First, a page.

Report for Kilauea
HVO reported that low lava fountains from a vent on a cone on the inner NW wall of Kilauea’s Halema`uma`u Crater fed flows that traveled down a channel into a perched lava lake during 13-19 January. The western half of the lake deepened from 198 m to 202 m while the stagnant eastern half remained a few meters lower. The lake was perched 1-2 m above the rim. On 13 January a small portion of the cone collapsed, causing a second vent to open adjacent to the main vent and effuse lava for less than 20 minutes. The islands remained stationary in the E part of the lake; the dimensions of the largest island remained unchanged. The sulfur dioxide emission rate was 4,700 tons/day on 14 January.
Source: US Geological Survey Hawaiian Volcano Observatory (HVO)
Report for Langila
Based on analyses of satellite imagery and wind model data, the Darwin VAAC reported that on 13 January an ash plume from Langila rose to 3 km (10,000 ft) a.s.l. and drifted WSW.
Source: Darwin Volcanic Ash Advisory Centre (VAAC)
Report for Merapi
BPPTKG reported that the “2021 lava dome” continued to emerge just below Merapi’s SW rim during 8-14 January, producing a total of 128 incandescent lava avalanches that traveled as far as 900 m down the Krasak River drainage on the SW flank. A comparison of photos taken on 7 and 14 January showed that the morphological changes in the summit area were attributed to the emergence of new lava domes. The 2021 dome volume was an estimated 46,766 cubic meters on 14 January, with a growth rate of about 8,500 cubic meters per day. Deformation continued, though at a lower rate; Electronic Distance Measurement (EDM) data showed a distance shortening between points in the NW at a rate of 6 cm per day. Seismic activity significantly decreased compared to the previous week.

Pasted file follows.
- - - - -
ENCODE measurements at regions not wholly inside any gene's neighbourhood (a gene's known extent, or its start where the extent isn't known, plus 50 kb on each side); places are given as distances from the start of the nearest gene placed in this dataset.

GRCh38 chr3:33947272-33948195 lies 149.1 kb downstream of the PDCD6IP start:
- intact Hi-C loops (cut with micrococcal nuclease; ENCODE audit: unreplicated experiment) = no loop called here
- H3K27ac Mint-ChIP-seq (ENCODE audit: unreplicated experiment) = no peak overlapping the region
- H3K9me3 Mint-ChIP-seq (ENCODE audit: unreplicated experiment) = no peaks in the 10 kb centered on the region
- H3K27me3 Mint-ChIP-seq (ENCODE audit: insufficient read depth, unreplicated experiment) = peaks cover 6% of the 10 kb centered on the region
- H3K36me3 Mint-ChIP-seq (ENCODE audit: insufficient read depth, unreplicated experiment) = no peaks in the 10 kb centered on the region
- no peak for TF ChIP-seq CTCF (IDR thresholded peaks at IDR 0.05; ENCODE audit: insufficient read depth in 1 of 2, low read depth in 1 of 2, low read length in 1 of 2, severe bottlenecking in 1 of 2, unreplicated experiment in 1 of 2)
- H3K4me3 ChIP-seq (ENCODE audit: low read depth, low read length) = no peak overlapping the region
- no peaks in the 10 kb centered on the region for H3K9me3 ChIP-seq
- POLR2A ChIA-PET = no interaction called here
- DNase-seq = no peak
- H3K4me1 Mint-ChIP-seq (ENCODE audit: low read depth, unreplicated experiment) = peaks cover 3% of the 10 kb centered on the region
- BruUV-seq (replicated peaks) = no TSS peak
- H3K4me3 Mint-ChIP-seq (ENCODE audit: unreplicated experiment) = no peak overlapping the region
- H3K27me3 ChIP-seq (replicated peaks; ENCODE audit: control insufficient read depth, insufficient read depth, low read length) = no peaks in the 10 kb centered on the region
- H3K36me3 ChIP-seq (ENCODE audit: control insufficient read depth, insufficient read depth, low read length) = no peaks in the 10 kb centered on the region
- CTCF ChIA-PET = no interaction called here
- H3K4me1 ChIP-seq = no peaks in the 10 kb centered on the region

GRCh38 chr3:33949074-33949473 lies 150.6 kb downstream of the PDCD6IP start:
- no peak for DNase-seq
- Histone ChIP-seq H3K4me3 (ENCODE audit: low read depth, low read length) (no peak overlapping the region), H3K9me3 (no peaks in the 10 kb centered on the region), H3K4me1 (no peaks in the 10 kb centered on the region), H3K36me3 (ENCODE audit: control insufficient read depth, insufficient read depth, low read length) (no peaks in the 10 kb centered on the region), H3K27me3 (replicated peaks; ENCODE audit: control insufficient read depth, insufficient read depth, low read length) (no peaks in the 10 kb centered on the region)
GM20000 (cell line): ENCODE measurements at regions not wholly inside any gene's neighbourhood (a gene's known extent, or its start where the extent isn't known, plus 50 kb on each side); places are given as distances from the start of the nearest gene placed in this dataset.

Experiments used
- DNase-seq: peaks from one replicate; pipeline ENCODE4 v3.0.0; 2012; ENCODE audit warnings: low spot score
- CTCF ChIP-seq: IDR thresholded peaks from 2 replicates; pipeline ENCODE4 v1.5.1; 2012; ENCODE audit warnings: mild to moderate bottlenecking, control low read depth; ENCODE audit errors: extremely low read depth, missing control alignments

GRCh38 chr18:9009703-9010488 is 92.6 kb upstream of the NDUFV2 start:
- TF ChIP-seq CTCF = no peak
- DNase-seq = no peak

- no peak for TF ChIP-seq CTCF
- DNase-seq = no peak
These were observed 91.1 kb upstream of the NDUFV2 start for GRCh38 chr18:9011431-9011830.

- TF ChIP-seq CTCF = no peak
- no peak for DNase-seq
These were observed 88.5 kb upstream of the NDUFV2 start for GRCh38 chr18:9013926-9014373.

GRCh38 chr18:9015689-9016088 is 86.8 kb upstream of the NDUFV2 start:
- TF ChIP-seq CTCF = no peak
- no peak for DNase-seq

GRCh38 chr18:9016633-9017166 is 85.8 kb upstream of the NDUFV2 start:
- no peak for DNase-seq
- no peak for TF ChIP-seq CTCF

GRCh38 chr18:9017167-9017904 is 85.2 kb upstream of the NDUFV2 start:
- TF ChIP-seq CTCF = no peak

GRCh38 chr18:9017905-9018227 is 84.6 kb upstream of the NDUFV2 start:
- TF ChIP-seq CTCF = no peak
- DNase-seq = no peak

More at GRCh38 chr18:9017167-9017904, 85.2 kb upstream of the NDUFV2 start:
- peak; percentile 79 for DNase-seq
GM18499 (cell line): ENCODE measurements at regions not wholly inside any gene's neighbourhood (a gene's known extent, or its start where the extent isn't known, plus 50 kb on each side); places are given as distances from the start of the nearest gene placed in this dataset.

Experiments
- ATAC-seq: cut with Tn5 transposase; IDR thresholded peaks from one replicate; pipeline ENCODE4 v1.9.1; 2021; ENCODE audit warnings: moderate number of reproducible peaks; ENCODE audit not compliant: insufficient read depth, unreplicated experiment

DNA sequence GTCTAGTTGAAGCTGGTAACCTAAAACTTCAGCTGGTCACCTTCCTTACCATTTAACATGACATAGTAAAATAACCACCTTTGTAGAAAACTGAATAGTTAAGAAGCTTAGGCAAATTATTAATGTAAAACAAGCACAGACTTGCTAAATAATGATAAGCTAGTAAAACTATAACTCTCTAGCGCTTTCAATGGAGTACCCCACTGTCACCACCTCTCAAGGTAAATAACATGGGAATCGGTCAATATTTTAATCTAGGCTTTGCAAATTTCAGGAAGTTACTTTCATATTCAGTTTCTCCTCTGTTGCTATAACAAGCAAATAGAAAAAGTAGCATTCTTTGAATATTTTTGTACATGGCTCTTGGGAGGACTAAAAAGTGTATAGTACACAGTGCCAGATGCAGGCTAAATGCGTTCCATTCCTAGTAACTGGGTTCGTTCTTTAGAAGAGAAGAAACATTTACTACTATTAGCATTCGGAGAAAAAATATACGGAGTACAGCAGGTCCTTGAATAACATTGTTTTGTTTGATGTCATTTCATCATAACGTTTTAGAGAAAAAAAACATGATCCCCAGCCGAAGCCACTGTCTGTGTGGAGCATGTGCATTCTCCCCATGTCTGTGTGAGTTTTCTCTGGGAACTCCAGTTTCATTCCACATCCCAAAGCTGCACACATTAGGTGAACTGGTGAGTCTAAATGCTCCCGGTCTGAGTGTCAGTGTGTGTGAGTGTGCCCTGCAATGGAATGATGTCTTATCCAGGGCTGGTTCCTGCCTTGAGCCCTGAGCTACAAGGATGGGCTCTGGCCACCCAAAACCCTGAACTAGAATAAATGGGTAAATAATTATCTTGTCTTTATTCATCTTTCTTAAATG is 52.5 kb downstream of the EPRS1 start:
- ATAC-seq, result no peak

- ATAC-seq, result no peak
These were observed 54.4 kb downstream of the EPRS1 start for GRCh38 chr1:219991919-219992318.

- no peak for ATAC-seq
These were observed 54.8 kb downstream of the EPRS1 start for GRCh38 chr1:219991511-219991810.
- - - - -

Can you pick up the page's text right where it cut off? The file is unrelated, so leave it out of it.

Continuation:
At around 0400 on 16 January a pyroclastic flow descended 1.5 km down the Krasak drainage and produced an ash plume that rose 500 m. A pyroclastic flow was visible in webcam images around 1700 on 16 January, though somewhat obscured due to weather clouds, and traveled an estimated 1 km. From 1800 on 16 January to 0600 on 17 January there were a total of 56 incandescent lava avalanches that went a maximum distance of 1.5 km SW. During the first six hours of 18 January six incandescent avalanches descended 600 m SW. At 0543 a pyroclastic flow traveled about 1 km down the Krasak drainage and produced an ash plume that rose 50 m above the summit and drifted SE. The Alert Level remained at 3 (on a scale of 1-4), and the public were warned to stay 5 km away from the summit.
Source: Balai Penyelidikan dan Pengembangan Teknologi Kebencanaan Geologi (BPPTKG)
Report for Pelee
L'Observatoire Volcanologique et Sismologique de Martinique (OVSM) reported that seismicity at Pelée remained at significant levels during 8-15 January, though had slightly decreased compared to the previous week. The seismic network recorded at least 22 high-frequency, volcano-tectonic earthquakes with magnitudes less than 1, located at shallow depths between 600 and 1,000 m above sea level. Two low-frequency, long-period earthquakes were also noted. The Alert Level remained at Yellow (the second lowest level on a four-color scale).
Source: L'Observatoire Volcanologique et Sismologique de Martinique (OVSM)
Report for Sarychev Peak
KVERT reported that a thermal anomaly over Sarychev Peak was identified during 7-10 and 12-13 January. A gas-and-steam plume drifted 40 km NE on 12 January. The Aviation Color Code was raised to Yellow (the second lowest level on a four-color scale) on 10 January.
Source: Kamchatkan Volcanic Eruption Response Team (KVERT)
Report for Soufriere St. Vincent